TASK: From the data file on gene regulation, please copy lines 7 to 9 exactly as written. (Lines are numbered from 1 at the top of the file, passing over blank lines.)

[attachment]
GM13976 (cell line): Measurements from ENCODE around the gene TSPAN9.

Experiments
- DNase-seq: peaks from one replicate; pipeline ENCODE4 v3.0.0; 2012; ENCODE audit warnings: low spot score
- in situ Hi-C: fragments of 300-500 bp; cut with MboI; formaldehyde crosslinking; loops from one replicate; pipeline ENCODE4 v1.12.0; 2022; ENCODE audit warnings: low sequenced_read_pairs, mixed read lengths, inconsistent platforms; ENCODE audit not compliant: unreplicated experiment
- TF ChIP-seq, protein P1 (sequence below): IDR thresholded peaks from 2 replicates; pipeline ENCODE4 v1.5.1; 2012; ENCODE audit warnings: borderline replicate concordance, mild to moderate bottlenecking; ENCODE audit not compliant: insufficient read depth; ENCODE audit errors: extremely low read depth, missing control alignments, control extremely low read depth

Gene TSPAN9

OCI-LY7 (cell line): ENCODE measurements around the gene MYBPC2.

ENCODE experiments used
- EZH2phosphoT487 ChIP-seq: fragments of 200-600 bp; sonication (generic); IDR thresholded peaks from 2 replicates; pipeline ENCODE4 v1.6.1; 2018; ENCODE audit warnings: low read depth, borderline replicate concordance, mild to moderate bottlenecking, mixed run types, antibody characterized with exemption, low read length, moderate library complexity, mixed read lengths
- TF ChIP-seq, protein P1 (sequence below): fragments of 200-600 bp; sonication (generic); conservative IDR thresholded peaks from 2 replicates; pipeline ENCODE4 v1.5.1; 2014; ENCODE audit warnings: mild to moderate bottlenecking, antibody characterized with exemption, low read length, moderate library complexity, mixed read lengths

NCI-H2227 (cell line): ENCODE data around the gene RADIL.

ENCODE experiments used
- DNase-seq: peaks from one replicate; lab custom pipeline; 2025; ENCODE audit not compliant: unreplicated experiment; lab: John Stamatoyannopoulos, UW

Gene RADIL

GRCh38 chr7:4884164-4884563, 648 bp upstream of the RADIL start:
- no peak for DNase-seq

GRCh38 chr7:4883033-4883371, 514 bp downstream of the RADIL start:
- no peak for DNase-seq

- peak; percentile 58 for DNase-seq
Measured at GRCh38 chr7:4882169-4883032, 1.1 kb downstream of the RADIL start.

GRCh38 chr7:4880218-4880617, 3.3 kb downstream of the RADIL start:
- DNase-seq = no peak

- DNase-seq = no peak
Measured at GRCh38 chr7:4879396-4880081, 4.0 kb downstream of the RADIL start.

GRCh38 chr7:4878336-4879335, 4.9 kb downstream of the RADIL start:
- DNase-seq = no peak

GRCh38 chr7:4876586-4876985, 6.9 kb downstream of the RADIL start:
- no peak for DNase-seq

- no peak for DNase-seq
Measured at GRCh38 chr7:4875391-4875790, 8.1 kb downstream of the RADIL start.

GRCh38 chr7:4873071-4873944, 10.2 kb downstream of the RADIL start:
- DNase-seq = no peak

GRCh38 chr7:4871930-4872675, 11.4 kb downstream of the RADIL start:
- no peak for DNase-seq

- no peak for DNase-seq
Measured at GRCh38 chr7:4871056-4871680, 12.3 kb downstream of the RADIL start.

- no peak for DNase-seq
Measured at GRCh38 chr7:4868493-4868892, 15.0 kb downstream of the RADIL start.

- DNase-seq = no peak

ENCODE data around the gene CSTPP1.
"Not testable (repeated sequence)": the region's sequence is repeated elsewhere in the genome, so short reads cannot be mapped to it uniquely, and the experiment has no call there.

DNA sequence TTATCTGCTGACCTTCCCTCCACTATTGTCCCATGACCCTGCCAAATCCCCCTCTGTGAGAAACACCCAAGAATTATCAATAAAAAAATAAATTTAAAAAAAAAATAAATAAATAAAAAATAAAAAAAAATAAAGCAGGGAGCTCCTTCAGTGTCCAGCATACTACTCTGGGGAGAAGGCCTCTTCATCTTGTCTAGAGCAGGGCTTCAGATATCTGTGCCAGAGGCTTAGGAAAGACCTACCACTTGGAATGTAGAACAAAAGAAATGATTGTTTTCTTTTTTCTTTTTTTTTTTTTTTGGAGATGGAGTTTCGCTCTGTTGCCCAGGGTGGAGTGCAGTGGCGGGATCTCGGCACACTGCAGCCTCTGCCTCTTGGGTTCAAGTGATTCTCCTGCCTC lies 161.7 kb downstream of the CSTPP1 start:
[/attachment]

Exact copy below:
OCI-LY7 (cell line): ENCODE measurements around the gene MYBPC2.

ENCODE experiments used
- EZH2phosphoT487 ChIP-seq: fragments of 200-600 bp; sonication (generic); IDR thresholded peaks from 2 replicates; pipeline ENCODE4 v1.6.1; 2018; ENCODE audit warnings: low read depth, borderline replicate concordance, mild to moderate bottlenecking, mixed run types, antibody characterized with exemption, low read length, moderate library complexity, mixed read lengths